Years after a global crisis, the world’s largest economies are again growing, The New York Timesreported over the weekend.
Every major economy on earth is expanding at once, a synchronous wave of growth that is creating jobs, lifting fortunes and tempering fears of popular discontent.
A tweet on the subject prompted a friend to respond with a question about whether income inequality has grown — and that in turn prompted a quick exploration of data provided by the World Bank.
One of its many indicators is the GINI index, which measures income distribution by country and creates a score. A 0 score means absolute equality, and 100 represents absolute inequality.
These data, based on country-by-country surveys, are imperfect and incomplete, with most countries missing several years of data. The United States, for example, had only five annual estimates in the last two decades. South Korea, where I live now, had only four. Strangely, a few smaller countries had more complete data. Honduras had all but one year, for example.
Given these limits, I focused on the top-25 economies, some of which were missing scores. In these cases, I carried over the most-recent data to maintain a consistent, if imprecise, trend line.
The data are interesting in some cases. Here are the countries, listed in order of their gross national product rankings:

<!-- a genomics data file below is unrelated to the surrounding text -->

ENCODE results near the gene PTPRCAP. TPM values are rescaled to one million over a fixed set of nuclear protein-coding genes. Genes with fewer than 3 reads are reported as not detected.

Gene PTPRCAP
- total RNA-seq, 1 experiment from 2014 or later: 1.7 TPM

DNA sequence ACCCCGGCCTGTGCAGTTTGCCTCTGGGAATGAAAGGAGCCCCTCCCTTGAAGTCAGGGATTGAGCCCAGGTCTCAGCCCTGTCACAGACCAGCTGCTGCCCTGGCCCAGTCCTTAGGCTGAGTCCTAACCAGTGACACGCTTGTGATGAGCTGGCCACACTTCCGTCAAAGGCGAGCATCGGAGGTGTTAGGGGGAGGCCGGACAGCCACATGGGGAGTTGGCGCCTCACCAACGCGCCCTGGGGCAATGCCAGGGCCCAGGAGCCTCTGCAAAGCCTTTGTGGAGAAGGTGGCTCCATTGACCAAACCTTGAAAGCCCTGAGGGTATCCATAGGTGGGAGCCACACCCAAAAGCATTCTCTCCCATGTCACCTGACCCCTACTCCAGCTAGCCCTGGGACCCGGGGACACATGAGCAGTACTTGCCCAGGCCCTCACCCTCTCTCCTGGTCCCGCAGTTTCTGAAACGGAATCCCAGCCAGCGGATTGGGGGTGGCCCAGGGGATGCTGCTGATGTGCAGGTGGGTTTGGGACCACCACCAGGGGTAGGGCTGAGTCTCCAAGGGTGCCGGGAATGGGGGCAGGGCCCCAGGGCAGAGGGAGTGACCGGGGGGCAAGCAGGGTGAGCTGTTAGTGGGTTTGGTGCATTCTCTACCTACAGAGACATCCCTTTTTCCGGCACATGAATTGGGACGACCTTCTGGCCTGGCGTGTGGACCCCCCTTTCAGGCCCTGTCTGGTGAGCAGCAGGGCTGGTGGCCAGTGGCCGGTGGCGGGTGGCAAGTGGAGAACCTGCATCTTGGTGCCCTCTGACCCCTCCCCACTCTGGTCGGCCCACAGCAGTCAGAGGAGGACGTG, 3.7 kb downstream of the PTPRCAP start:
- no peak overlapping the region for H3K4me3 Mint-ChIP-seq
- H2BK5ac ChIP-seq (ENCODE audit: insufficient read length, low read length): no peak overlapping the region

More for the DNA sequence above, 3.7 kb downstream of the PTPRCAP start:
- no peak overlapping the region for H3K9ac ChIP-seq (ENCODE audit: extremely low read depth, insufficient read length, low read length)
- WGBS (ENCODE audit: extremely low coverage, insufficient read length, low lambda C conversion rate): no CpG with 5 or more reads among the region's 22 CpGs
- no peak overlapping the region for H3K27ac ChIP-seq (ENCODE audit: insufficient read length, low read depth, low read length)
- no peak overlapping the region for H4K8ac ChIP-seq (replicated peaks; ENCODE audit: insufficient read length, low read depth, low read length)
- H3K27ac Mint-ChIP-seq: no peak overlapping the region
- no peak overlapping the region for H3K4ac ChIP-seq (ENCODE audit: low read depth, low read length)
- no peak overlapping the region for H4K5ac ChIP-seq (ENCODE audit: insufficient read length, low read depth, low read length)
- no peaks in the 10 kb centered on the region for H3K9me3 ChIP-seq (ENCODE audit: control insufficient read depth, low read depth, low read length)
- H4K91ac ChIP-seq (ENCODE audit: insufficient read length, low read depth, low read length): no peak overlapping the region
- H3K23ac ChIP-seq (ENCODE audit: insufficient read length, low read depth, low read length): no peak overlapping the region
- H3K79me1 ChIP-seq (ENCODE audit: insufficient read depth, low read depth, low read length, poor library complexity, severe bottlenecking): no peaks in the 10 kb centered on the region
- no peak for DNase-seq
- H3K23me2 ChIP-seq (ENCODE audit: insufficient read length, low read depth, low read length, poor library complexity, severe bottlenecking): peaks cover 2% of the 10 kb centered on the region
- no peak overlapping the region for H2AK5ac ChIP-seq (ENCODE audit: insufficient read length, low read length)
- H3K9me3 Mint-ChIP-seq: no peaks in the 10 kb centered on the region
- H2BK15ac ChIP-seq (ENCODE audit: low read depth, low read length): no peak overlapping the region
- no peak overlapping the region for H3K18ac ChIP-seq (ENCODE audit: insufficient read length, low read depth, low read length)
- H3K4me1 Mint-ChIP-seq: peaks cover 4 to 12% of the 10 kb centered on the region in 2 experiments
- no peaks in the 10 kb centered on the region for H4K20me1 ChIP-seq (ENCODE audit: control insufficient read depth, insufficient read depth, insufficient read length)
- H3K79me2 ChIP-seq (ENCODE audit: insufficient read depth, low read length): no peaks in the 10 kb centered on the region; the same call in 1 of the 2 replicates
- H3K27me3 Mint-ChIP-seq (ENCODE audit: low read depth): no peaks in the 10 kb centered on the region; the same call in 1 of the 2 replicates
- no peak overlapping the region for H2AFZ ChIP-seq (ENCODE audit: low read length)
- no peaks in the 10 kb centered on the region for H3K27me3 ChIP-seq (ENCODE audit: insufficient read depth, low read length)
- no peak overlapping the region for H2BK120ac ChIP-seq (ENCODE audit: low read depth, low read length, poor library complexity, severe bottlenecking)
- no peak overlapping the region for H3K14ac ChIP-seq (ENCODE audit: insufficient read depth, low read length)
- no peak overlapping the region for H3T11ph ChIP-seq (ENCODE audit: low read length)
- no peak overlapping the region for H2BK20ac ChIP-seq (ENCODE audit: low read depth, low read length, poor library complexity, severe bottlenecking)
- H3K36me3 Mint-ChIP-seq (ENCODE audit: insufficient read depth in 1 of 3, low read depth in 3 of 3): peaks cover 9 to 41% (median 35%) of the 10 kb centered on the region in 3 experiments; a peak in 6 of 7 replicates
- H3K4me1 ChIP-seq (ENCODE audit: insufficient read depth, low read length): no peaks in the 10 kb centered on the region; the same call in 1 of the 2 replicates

Scooters at a Taipei intersection. Credit: Quatro Valvole/Wikimieda
I’m in Taiwan this month to study Mandarin. During breaks, I’ll be posting occasionally about the island nation’s demographics, politics and (sticky) weather.
One of the first things you’ll notice about the streets of Taiwan — other than the excellent food, sweet people and formidable humidity, of course — is the constant buzz of scooters. They are everywhere — and loud and perhaps a little unsafe.
That’s true even in Taipei, the capitol region, which has a world-class subway system and yet about 1 million motorcycles on the roads (as opposed to roughly 800,000 cars and trucks).
It turns out there’s a proportionally startling number of motorcycles, as the government classifies them, on the roads across this country: More than 13 million in nation of just 23 million.
Most homes have them, for example:
And there are nearly twice as many motorcycles on the roads than cars and trucks, according to the government:
Though the rate of motorcycles per 1,000 population is declining: